The story of its heady rise and spectacular crash (amidst financial and drug scandals) has been told many times before, including in the fictionalized narrative feature 54. This latest by documentarian Matt Tyrnauer (whose Scotty and the Secret History of Hollywood just exited local theaters) promises a lot of archival footage, as well as a rare interview with Ian Schrager, the surviving co-owner who ran the joint with the late, more infamous Steve Rubell. They were working-class entrepreneurs who rode a 1970s cultural moment to its zenith—and then right on down to jail, for tax evasion. Embarcadero, Shattuck Cinemas. More info here. 

There’s already been a whipped-up conservative “controversy” over Damien Chazelle’s feature, because in telling the story of the events leading up to Neil Armstrong’s becoming the first man to walk on the moon, it doesn’t depict him planting the US flag. But when you see the film, it’s obvious why that’s not here—the focus is not on such world-famous moments in the Apollo 11 mission, or even the awe and excitement of pioneering space travel in general. 

Instead, it’s on the specifics of Armstrong’s experience as a highly trained, disciplined government functionary (played by Ryan Gosling) who’s required to keep a cool head in order to perform a job so dangerous there’s a very good chance he (and his fellow astronauts) won’t survive it. The emotional detachment required takes a toll on his relationship with his wife (Claire Foy) and children, something that gets at least as much emphasis here as the NASA achievements he was involved in.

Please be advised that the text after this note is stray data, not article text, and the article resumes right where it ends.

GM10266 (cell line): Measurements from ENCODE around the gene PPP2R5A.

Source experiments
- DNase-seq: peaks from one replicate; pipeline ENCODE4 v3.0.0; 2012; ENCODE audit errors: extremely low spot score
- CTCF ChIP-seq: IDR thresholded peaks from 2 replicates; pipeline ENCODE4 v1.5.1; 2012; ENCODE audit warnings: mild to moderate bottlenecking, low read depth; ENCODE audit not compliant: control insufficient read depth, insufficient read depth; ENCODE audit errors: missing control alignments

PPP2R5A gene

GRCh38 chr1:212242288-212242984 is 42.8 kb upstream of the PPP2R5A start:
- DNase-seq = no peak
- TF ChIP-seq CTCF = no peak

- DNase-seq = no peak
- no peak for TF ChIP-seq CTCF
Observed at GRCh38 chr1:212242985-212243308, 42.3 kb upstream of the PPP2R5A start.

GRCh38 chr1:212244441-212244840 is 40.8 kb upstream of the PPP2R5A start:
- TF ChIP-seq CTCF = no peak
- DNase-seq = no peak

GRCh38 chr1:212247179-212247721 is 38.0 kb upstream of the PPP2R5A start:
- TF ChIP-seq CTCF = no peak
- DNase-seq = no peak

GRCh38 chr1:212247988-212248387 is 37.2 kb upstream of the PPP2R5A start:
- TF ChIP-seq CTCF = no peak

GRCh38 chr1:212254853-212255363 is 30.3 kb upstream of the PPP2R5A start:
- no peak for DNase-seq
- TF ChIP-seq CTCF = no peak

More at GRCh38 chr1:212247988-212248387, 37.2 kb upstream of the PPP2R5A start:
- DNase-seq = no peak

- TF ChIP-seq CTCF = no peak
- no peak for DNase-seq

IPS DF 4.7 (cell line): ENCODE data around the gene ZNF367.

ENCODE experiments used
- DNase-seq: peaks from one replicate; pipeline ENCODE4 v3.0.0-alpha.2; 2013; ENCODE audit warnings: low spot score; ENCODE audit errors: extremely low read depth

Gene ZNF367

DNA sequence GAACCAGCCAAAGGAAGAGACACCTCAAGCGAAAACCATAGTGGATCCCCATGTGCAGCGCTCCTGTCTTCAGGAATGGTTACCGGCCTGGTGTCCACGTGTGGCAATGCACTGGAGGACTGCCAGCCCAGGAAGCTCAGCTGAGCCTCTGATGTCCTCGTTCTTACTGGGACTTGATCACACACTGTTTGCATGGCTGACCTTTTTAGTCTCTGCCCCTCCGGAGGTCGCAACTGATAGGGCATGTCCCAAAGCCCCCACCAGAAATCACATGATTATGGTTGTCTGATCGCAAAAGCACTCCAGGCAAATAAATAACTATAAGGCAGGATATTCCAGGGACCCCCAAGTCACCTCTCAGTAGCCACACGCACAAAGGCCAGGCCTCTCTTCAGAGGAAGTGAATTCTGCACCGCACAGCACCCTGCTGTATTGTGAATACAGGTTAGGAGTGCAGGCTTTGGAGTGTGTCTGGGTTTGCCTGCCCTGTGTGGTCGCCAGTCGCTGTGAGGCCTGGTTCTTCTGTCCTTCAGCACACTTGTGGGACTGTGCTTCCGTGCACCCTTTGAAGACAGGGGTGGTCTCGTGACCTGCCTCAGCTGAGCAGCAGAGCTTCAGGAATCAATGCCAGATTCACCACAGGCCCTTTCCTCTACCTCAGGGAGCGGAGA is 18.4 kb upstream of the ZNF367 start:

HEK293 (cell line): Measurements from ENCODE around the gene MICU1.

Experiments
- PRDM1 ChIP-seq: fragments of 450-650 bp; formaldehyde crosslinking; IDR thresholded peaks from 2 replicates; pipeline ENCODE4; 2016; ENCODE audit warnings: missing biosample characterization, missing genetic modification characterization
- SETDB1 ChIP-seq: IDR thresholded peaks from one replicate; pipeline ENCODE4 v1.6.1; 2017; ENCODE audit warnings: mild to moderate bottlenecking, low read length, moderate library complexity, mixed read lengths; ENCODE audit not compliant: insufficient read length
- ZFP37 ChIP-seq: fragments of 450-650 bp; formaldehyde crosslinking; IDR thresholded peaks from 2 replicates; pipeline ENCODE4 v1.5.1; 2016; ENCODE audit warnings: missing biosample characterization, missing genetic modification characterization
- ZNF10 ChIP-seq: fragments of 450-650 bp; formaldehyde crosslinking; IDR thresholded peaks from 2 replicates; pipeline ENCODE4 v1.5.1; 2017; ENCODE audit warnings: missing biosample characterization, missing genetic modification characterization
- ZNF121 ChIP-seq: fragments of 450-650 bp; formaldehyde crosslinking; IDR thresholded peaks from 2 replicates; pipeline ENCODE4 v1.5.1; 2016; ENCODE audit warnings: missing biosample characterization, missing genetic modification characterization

It’s a deliberately narrow, nose-to-the-grindstone view that pays off in many respects, if not in the conventional “inspirational” way you might expect—or the film’s flag-waving critics (very few of whom have actually seen it) seem to demand. This is Chazelle’s best film to date, although take that as qualified praise, coming from someone who was not really a fan of his La La Land or Whiplash. At area theaters. 

Though its international exposure peaked in the 1960s, largely due to the films of Michael Cacoyannis (Zorba the Greek), Greece has always produced distinctive cinema, and notable auteurs like Theo Angelopoulos (Landscape in the Mist) and Yorgos Lanthimos (Dogtooth, The Lobster). Now in its 15th year, SFGFF presents new features and shorts from Greek and Greek-heritage filmmakers around the world. Opening night brings Pantelis Vougaris’ The Last Note, about the real-life execution of 200 Greek political prisoners in 1944 as “payback” for partisans’ assassination of a Nazi general. Dora Masklavanou’s closing selection Polyxeni charts an orphan girl’s upbringing, both benefitting from and imperiled by the great wealth of her adoptive parents. 

In between, there are historical dramas, comedies, a documentary about legendary free-diver Jacques Mayol (Dolphin Man), a reprise showing of Manousos Manousakis’ 2015 romance Cloudy Sunday, and more. There will also be the first-ever bestowal of the Spyros P. Skouras Lifetime Achievement Award, to Paramount CEO Jim Gianopulos. Fri/12-Sun/21, various SF venues. More info here

There are precious few roles for older women in Hollywood—and even then they have to be “miraculously” unaged, like Diane Keaton or Jane Fonda—yet a whole sort of cottage industry has grown up around British thespians of advanced years. This documentary by Roger Michell (Le Week-End, Venus) looks at a golden four who’ve known each other for over half a century, and are still eminently employable at eightysomething: Dames Maggie Smith, Judi Dench, Eileen Atkins and Joan Plowright. (Actually the latter, who is now blind, retired in 2014.)